Sexual assault is a serious cause for concern at any university, and when student athletes are involved, the cases can cause a media sensation. Recent developments in an assault case involving two former football players at the University of Iowa in Iowa City have caused more than the usual furor.
This spring, banners and signs will adorn campuses. Students will stand behind tables around campus, handing out fliers and trying to convince passersby that their candidate is the best for the job.
Hundreds of protesters were arrested in Denver, Colo., and St. Paul, Minn., during the Democratic and Republican National Conventions, respectively, this fall. However, these mass arrests managed to snare student and professional reporters with the protesters.
April 1 is traditionally a day for practical jokes like changing your friend's MySpace picture, stuffing the toes of your sibling's shoes with socks or resetting your roommate's alarm clock to 5 a.m. Many high school and college newspapers also jump into the act, publishing an April Fools' Day issue to skewer school policies and poke fun at the news they cover seriously for the other 364 days of the year.
It was November 1965 when teenagers John Tinker and Chris Eckhardt were on a bus to Des Moines, Iowa, after participating in a protest against the Vietnam War in Washington, D.C. A discussion began about wearing black armbands to show disapproval of the conflict.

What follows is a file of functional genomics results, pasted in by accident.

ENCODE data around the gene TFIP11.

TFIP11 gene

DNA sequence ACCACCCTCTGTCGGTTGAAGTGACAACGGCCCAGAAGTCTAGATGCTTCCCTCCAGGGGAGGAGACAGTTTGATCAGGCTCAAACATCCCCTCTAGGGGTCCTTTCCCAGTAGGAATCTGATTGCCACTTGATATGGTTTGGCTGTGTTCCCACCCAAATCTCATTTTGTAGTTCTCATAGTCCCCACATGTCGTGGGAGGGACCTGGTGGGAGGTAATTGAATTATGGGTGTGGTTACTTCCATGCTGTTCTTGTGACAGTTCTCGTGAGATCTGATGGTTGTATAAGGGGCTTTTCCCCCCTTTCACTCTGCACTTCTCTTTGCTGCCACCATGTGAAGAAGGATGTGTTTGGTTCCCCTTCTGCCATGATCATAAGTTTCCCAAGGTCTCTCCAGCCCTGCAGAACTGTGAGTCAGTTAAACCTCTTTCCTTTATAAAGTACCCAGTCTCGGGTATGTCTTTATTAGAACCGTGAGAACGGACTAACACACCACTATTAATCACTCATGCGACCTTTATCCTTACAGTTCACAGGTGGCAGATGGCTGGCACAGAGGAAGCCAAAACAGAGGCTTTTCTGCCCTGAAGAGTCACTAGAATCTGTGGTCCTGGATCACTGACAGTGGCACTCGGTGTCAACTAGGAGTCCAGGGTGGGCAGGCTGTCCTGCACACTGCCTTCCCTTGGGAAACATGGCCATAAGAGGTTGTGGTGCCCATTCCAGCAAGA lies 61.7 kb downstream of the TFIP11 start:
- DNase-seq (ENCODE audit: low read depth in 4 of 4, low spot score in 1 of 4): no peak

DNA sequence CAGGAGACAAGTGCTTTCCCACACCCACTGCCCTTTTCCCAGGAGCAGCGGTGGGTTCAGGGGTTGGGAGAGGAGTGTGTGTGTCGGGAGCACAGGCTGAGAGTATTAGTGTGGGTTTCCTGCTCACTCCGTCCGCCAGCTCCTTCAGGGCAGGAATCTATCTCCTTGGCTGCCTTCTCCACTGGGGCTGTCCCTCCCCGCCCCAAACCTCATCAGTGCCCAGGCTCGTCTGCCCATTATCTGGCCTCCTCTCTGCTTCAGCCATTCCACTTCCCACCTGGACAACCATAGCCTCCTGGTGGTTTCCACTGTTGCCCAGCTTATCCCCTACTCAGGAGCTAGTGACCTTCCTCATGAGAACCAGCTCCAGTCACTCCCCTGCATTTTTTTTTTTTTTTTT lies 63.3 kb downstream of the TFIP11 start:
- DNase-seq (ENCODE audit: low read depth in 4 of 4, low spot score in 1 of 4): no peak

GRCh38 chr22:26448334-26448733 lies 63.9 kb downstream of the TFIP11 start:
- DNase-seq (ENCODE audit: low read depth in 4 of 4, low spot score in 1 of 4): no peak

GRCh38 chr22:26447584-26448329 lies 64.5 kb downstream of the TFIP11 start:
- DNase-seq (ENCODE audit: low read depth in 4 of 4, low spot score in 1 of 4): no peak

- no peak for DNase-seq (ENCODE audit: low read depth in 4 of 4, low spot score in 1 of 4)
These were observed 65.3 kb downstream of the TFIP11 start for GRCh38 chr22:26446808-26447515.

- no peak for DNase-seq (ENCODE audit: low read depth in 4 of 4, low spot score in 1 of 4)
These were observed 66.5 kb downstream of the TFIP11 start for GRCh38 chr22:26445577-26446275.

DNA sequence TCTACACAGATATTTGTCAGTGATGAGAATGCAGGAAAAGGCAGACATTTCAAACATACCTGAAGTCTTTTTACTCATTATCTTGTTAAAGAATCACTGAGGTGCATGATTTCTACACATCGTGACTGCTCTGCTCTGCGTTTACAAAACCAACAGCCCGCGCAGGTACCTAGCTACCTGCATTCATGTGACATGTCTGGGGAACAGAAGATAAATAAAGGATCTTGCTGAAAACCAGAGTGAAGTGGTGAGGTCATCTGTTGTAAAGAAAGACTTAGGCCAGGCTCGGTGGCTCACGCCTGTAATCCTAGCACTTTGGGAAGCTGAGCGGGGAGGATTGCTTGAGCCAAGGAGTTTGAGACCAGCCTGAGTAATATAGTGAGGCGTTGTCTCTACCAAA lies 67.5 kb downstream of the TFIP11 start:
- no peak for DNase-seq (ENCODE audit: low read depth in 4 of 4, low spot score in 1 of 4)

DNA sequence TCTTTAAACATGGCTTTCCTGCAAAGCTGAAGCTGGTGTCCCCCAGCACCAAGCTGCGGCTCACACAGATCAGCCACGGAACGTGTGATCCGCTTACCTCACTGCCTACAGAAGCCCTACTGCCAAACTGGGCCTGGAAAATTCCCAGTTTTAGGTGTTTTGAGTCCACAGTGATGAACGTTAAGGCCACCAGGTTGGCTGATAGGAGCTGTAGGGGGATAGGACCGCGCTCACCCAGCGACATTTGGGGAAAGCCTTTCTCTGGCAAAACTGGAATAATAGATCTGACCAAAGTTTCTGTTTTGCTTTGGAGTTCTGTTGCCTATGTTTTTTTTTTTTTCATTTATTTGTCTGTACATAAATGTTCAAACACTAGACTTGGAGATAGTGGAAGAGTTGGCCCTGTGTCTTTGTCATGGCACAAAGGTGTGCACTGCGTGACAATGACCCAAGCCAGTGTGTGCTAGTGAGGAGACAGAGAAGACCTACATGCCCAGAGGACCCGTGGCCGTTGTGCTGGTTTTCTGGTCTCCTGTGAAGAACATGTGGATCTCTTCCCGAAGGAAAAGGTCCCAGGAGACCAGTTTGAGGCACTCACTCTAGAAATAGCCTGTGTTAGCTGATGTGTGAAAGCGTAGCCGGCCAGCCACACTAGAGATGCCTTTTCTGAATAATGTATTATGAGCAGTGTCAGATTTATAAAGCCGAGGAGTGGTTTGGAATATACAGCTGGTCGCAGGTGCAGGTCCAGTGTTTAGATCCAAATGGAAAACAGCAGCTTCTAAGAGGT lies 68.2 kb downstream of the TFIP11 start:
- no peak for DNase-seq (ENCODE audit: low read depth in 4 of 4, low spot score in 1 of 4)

When Chris Lowry, Colton Dougan and Michael Joseph walked into their high school in Arkansas on Oct. 6, 2006, they did not expect to be filing a lawsuit against the school in federal court four days later.
As millions of high school and middle school students walked through the schoolhouse gate after summer vacation, many found their T-shirts were not so accepted by strict administrators and teachers.
Colin Moyer, 18, has no current plans to become a professional journalist but felt it was his civic duty to start his own independent newspaper at his high school.
The freedom of expression torch once carried by former editors at the Daily Tar Heel was passed to a new editor to ensure that the legacy of the 2005 freedom of expression agreement remains at the University of North Carolina at Chapel Hill. But after a new chancellor was named in 2008, the agreement had to be signed again.
This edition of the SPLC Report marks the 40th anniversary of the Supreme Court's Tinker decision, in which the Court famously declared that students do not "shed their constitutional rights to freedom of speech or expression at the schoolhouse gate."